“For some of our members who are defending the Constitution, it is their finest hour,” Schiff said in a Thursday interview on “The Late Show With Stephen Colbert.” “But for others who are willfully blinding themselves to this president’s misconduct, it is the most shameful hour.”
The California Democrat, a frequent target of Trump’s, then lowered his head and laid out what the years ahead might look like for Republicans united in supporting a president who faces the prospect of the House Judiciary Committee voting Friday morning to send the two articles of impeachment against him — “abuse of power” and “obstruction of Congress” for his dealings with Ukraine — to the House floor next week.
“I wonder how they are going to explain one day when their grandchild comes to them and says, ‘Granddad, Grandmom, please tell me what you did when that unethical man, that terrible man, that man that was putting people in cages, dividing our country, extorting our allies — please tell me what you did to stand up to that man,’ ” Schiff said of Republicans to Colbert. “What will their answer be? For all too many, it will be nothing. It will be nothing, except shame.”
Schiff’s late-night appearance aired shortly after the House Judiciary Committee adjourned its Thursday hearing after more than 14 hours in a markup session described by The Washington Post as “rancorous and contentious,” with Republicans calling the process “Stalinesque” and comparing the proceedings to a “kangaroo court.” It was a day that also featured lawmakers engaged in a seemingly endless flurry of irate exchanges, personal insults and past scandals, including Hunter Biden’s struggles with drug addiction and a past DUI arrest of Rep. Matt Gaetz (R-Fla.).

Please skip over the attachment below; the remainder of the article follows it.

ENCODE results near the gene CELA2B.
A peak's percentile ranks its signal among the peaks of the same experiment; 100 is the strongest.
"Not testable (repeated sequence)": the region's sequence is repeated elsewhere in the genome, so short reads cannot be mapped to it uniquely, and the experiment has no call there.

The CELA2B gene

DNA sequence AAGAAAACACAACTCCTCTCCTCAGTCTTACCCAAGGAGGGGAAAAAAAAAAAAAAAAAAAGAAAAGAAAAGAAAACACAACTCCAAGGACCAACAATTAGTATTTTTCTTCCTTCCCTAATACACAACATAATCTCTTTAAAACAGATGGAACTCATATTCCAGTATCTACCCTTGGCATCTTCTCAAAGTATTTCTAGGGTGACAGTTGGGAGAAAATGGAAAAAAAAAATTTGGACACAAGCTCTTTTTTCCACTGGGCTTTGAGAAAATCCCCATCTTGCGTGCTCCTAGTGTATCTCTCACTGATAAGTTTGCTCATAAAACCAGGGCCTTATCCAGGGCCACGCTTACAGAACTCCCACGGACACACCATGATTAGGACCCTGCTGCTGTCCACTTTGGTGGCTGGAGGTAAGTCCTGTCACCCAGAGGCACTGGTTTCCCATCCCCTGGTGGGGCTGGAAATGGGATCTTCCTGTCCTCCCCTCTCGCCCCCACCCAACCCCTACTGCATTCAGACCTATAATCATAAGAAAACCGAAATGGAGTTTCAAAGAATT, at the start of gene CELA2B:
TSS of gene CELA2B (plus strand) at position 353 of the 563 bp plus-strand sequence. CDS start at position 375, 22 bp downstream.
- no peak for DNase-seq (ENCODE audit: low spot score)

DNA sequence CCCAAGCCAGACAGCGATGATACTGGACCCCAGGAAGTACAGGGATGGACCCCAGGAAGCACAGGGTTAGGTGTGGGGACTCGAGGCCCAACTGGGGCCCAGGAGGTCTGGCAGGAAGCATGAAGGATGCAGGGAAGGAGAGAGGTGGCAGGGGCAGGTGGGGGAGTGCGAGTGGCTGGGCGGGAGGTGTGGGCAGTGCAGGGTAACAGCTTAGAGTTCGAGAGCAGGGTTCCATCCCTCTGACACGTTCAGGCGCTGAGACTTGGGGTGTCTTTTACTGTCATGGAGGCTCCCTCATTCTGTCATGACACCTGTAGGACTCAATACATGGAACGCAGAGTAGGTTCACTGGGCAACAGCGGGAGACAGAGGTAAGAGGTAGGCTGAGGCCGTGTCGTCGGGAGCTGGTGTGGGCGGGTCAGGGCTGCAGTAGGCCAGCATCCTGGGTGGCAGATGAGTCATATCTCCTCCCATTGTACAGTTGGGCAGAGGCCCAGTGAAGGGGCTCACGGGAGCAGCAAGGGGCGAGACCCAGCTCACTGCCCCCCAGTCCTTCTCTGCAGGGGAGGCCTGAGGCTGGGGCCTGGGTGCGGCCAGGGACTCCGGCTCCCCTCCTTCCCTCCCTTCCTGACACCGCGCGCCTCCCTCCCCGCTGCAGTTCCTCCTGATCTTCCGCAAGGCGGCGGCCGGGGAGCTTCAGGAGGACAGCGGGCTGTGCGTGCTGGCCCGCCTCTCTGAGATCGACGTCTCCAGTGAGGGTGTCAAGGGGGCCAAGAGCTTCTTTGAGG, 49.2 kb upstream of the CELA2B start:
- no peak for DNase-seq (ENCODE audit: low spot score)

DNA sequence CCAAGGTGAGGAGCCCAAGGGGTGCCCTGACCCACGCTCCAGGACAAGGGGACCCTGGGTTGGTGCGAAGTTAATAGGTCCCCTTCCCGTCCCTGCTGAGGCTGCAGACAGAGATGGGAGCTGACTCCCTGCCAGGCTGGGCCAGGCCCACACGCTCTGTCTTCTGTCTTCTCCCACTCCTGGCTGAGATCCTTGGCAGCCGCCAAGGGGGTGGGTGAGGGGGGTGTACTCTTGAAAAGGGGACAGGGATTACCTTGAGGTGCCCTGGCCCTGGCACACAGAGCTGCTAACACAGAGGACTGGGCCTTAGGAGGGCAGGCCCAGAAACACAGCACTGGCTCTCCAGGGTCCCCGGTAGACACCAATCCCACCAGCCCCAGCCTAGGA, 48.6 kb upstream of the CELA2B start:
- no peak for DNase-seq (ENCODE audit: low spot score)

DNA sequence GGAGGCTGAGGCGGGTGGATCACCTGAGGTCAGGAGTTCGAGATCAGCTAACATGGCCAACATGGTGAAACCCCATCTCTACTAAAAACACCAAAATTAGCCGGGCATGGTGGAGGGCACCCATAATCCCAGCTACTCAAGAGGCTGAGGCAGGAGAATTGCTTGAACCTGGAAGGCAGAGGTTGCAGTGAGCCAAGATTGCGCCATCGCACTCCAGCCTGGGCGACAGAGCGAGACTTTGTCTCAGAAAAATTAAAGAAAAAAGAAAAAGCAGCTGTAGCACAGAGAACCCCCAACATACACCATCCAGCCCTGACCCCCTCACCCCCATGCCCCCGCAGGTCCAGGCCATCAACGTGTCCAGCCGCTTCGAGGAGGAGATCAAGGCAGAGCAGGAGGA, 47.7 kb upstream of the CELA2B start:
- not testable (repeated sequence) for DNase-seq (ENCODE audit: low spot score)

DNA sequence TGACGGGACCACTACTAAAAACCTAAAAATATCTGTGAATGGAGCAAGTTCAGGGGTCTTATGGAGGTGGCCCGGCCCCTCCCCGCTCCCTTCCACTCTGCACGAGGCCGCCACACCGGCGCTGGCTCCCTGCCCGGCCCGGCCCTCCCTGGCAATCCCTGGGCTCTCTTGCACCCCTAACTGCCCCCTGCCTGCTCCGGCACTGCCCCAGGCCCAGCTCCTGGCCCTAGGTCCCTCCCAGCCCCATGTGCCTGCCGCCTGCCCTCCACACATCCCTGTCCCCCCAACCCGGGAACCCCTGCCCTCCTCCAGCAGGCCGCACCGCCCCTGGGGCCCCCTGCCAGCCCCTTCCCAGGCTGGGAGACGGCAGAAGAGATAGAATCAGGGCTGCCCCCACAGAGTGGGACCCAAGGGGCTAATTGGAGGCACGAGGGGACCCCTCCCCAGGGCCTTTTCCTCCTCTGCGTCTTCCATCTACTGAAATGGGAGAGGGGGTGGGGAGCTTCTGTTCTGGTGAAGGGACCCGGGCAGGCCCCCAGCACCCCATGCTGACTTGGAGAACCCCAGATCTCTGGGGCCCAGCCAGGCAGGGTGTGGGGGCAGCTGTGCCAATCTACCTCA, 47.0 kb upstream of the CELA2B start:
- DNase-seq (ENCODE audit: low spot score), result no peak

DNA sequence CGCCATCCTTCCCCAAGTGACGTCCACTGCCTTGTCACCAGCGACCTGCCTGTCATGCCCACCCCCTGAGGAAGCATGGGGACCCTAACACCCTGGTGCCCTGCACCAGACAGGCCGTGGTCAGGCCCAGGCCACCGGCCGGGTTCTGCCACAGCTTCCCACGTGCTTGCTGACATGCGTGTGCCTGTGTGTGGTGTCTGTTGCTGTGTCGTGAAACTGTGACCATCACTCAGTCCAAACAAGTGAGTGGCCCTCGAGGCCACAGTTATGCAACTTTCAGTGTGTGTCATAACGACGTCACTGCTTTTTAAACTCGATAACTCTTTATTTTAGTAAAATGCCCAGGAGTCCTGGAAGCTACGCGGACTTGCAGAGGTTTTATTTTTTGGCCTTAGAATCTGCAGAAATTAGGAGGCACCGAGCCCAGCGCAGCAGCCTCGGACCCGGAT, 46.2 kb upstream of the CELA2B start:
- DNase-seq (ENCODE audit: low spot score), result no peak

In New York, Schiff sat in amazement over Thursday’s hearing, saying that the raw emotions on display by Republicans in their defense of Trump during the hearings were “things I never would have imagined I would ever hear either party say.” For much of the interview, Schiff reiterated how the impeachment proceedings are, at its core, about the country’s national security and whether Trump was able to place the needs of Americans above his reelection.
“The founders, I have to say, there were three things they were concerned about and they’re all present here,” he said to Colbert. “They were concerned that an unethical person would become president and abuse their power. They were concerned that that unethical president would seek to have a foreign power interfere in our affairs. And they were concerned that they would do so in the context of an election, try to prejudice an election.”
When Colbert referenced Rudolph W. Giuliani, Trump’s personal attorney, traveling to Ukraine in the middle of the impeachment hearings focused on the president’s dealings with that very country, the Democratic congressman could only slightly smile as began to describe Trump soliciting foreign help in elections as “a continuing risk to our democracy.”
“This is not just about prior conduct,” Schiff said. “It’s not just about — although it would be more than enough — the president inviting Russia to interfere and then inviting Ukraine to interfere. It is about what is going on today as the president and his allies continue to try to invite foreign interference in our election.”
He added: “It never stopped. It never will stop unless we put an end to it.”